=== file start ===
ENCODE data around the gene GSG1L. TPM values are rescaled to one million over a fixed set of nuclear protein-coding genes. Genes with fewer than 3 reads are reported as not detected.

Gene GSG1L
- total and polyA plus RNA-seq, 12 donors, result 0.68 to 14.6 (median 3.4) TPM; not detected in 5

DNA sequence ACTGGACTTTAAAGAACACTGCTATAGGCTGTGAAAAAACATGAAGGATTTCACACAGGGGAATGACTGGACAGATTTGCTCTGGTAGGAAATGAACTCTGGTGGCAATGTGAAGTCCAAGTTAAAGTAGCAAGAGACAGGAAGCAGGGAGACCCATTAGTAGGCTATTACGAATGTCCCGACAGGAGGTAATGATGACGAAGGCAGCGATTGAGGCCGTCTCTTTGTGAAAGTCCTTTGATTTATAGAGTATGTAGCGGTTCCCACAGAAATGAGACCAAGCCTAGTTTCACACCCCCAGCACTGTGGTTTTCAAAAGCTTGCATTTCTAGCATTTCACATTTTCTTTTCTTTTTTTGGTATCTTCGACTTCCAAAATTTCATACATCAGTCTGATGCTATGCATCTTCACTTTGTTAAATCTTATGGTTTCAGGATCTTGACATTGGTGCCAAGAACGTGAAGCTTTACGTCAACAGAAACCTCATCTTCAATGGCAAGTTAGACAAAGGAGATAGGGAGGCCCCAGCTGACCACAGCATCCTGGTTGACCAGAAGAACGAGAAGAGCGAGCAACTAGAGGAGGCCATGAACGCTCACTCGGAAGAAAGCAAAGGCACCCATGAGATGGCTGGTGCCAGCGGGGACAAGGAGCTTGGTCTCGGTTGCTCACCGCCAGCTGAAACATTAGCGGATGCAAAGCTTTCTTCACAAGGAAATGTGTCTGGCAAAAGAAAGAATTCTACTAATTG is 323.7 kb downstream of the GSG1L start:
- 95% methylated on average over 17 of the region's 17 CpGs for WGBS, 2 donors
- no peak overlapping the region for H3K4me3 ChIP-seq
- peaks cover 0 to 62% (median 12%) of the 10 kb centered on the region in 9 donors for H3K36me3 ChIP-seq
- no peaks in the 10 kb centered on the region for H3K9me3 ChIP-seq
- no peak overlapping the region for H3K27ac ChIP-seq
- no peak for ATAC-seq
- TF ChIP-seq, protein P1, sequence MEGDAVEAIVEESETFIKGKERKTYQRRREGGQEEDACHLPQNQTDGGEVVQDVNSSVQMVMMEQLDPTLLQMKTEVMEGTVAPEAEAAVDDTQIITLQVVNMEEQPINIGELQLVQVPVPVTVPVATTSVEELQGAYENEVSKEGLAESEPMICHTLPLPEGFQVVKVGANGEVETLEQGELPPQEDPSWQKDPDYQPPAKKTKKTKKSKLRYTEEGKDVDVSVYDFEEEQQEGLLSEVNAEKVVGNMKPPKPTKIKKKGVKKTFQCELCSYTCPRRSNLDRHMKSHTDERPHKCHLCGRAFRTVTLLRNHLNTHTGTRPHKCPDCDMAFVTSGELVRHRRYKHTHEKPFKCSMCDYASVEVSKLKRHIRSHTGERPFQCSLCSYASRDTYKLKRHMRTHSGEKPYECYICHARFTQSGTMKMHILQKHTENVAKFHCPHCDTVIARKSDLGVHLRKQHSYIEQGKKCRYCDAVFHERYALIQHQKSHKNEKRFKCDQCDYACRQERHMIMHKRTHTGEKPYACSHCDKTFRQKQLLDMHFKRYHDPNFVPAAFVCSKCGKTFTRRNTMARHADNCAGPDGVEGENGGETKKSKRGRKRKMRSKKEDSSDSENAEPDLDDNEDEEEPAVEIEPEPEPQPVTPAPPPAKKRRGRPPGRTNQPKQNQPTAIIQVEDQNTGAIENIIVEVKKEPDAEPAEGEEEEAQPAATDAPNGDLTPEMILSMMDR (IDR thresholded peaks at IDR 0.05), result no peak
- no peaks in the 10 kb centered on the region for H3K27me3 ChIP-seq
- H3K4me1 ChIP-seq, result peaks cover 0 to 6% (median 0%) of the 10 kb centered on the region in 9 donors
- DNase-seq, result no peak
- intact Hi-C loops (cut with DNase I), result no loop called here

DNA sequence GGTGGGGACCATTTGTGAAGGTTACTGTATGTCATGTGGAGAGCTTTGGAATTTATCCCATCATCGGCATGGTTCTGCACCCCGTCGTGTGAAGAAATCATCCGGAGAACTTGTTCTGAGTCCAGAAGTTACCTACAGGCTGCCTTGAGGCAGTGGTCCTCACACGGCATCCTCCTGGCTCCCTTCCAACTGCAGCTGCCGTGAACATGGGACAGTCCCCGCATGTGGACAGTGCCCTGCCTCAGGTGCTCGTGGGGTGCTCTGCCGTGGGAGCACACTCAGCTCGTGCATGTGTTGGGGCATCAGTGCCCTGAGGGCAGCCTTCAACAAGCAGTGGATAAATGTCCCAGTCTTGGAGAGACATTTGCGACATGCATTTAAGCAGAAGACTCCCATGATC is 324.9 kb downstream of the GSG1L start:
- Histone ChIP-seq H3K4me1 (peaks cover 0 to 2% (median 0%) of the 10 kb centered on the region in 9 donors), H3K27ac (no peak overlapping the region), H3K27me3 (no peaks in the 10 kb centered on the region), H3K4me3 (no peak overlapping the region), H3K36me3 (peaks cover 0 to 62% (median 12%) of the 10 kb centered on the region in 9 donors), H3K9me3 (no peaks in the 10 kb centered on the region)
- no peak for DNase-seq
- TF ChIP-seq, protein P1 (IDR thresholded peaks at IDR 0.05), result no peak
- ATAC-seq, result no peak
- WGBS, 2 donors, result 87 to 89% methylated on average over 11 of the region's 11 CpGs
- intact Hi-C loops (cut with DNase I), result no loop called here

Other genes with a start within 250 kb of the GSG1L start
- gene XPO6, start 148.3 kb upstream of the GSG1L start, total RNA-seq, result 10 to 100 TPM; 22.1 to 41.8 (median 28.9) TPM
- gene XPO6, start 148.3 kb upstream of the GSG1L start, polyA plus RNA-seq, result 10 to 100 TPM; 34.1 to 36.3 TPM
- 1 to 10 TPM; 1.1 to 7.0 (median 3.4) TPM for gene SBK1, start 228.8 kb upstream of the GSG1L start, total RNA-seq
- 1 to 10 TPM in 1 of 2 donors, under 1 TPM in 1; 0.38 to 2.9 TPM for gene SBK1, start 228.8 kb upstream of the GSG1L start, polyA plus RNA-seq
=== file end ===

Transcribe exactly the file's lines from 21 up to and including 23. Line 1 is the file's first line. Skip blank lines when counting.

- WGBS, 2 donors, result 87 to 89% methylated on average over 11 of the region's 11 CpGs
- intact Hi-C loops (cut with DNase I), result no loop called here

Other genes with a start within 250 kb of the GSG1L start